ERNA NIXON PARK is the gem of our parklands. It was first called the ‘Big Hammock’ It is now named for early resident Erna Nixon who led visitors along the trails, identified the plants and creatures great and small and educated visitors as to the nature and ecology of hardwood hammocks. You can learn more about Erna Nixon in the history section of this website. A larger portion of the hammock is outside of Melbourne Village and is managed as a Brevard County Park. Access is from Evans Road. The AHF Melbourne Village part is managed by the AHF Era Nixon Hammock Committee. There are five access points in the village. This committee also manages a small undeveloped park known as Sable Park.
AZALEA PARK is named for the spectacular spring display of azalea blossoms by the path entrance at the corner of S. Wildwood Lane and Crane Road. Other entrances to this meandering footpath are located on Acacia Avenue, Live Oak Avenue, and Platt Circle.
FICK FOREST is named for Captain and Kate Fick. These early residents of Melbourne Village had a home on Savannah Drive, just west of the park entrance. Captain Fick served the AHF as President of the Board of Trustees and was in charge of the bulletin board for many years. This pinewoods, which extends from Dayton Boulevard to Savannah Drive, is a good place to see nesting woodpeckers and a variety of native ferns.
LAKE ARTHUR TIPPIE PARK also honors an early President of the AHF Board. This large park features a man-made lake and stream known as Forrest Fuller Stream and Bridge honoring a long-time resident who lived adjacent to the Park and became its "resident supervisor". The lake was created to provide fill for the first roads in the village. A member of the Parks and Paths Committee is responsible for regulating and adjusting the water flow. Anglers must follow the fishing regulations of the Florida Game and Freshwater Fish Commission. Paths from Hammock Road, Norman Drive, West Pine Road and South Drive wind through pinewoods and open meadow to the lake shores. Look for orchids in the pinewoods. The east end of the park has been named Charles Griffth Park to honor member Chuck Griffth who spend endless hours working in the park.
MARTIN WOODS was a favorite spot for Gertrude Martin when she lived on Sheridan Road. She was the first woman to be President of the AHF Board of Trustees. This area of open hardwood forest and pinewoods is a good place for birding. Tarflowers bloom in the pinelands in summer. You may enter from Sheridan Road, Norman Drive or follow the path from the Deerhead Hammock.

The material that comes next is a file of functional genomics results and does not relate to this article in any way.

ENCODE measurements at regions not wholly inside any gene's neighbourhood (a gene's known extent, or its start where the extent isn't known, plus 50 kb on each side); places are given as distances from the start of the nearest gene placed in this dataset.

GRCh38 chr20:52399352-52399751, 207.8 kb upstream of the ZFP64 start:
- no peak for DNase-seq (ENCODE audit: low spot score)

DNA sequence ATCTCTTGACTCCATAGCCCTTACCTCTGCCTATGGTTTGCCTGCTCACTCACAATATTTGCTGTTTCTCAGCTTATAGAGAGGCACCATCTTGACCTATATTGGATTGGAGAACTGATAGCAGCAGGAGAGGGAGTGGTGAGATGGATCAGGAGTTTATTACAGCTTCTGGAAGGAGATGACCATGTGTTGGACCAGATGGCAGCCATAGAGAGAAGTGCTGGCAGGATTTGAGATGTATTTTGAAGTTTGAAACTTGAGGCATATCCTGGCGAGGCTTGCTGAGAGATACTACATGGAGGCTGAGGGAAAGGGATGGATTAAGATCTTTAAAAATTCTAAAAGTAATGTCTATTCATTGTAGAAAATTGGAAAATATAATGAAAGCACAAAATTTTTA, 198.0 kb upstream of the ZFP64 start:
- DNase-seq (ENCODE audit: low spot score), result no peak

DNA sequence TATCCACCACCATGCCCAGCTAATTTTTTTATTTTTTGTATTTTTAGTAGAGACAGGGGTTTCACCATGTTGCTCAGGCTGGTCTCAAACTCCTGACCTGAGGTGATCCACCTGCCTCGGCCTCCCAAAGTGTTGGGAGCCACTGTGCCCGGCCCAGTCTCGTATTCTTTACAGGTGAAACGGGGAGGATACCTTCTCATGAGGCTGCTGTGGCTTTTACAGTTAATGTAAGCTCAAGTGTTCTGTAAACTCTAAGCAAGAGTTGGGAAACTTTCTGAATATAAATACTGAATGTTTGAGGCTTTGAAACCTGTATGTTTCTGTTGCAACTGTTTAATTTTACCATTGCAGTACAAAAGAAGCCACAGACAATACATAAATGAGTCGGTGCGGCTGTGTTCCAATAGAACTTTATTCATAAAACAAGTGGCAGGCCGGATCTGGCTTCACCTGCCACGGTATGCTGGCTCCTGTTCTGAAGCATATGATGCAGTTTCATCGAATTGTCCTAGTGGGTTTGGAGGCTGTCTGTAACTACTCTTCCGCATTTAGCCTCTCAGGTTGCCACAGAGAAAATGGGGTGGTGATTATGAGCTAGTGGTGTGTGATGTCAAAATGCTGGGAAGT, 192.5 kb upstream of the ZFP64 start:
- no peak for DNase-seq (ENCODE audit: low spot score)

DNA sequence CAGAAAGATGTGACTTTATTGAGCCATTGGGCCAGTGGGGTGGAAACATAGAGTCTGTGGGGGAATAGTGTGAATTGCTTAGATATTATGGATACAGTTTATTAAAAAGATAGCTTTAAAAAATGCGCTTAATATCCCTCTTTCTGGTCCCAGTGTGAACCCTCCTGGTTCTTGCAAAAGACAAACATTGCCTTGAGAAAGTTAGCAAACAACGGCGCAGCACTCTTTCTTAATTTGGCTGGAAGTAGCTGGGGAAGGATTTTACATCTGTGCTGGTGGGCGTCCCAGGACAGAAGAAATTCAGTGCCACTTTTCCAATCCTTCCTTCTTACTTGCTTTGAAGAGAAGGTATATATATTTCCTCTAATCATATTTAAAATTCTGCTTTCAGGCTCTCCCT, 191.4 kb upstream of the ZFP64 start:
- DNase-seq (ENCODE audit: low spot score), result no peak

NUTTING-WOOD GREEN, one of the largest parks, honors Elizabeth Nutting and Virginia Wood, two of the founders of Melbourne Village. Adjacent to the Village Hall on Hammock Road, this large meadow was once a shallow intermittent grassy pond. It is available for a number of recreational uses. A basketball court and ball field are located near the green. Spring wildflowers bloom in the meadow. The children’s playground is maintained by the Town.
DEERHEAD HAMMOCK MEMORIAL PARK is a place for quiet contemplation. Enter from Hammock Road and feel the coolness. On early maps it was called the ‘Little Hammock.’ You are invited to sit on the benches and think about the early settlers who gave the area its name. Look for the deerhead tree. This park may be used for weddings, religious and memorial services. Arrangements should be made with the Deerhead Hammock Memorial Committee.
OLD HALL PARK was the site of the original Village Hall. The Community Swimming Pool is located in this park. A footpath leads from Hall Road to Savannah Drive and joins the path through Fick Forest.
WARD PARK is named for Phillip Ward who served as President of the AHF Board. Here on the corner of Ward Parkway and Blue Jay Lane you can watch the growth of a native pinewoods. Trees may be observed in all stages of growth from seedling to mature pine tree.
WILDFLOWER MEADOW was filled with Catesby's lily and other wildflowers when this park was named.
SABAL PARK is named for Florida's state tree, the sabal palm. It is also called cabbage palm because the bud of the tree was eaten by early settlers and called swamp cabbage. This park is one place the gopher tortoise makes his burrow. There are no trails in this park.
MEL MANTHEY PARK , named for village painter and author, ,adjoins the AHF Village Hall. In the early sprint the azaleas bloom profusely. The Buildings and Grounds Committee maintains this park area..
JEAN HENDERSON TWIN OAKS PARK is located near the Hammock Road entrance to Deerhead Hammock Park. It is named for village volunteer extraordinaire Jean Henderson.
MEMORIAL GARDEN is a more formal garden area located to the north of the AHF Hall parking lot. There is a special committee of the same name maintains the area. The committee accepts monetary donations and will select and look after plantings as memorials to former AHF members and others.
DAYTON-OAK PARK has a bench where you may rest in the shade of a majestic live oak tree at the corner of Dayton Boulevard and Ward Parkway. This park is owned and maintained by the Town.
The AHF owns and maintains more than 50 acres of parkland with the help of a dedicated crew of 10-15 volunteers who clear paths and remove invasive plant species at a different park location each Friday morning from 8 - 10 AM from September through June.
If you would like to serve the community in this way please let us know! Call or email the AHF Office today to join the Parks & Paths Committee. (321) 723-6042 or AHFMV@cfl.rr.com.
Find out how you can be a member of the AHF.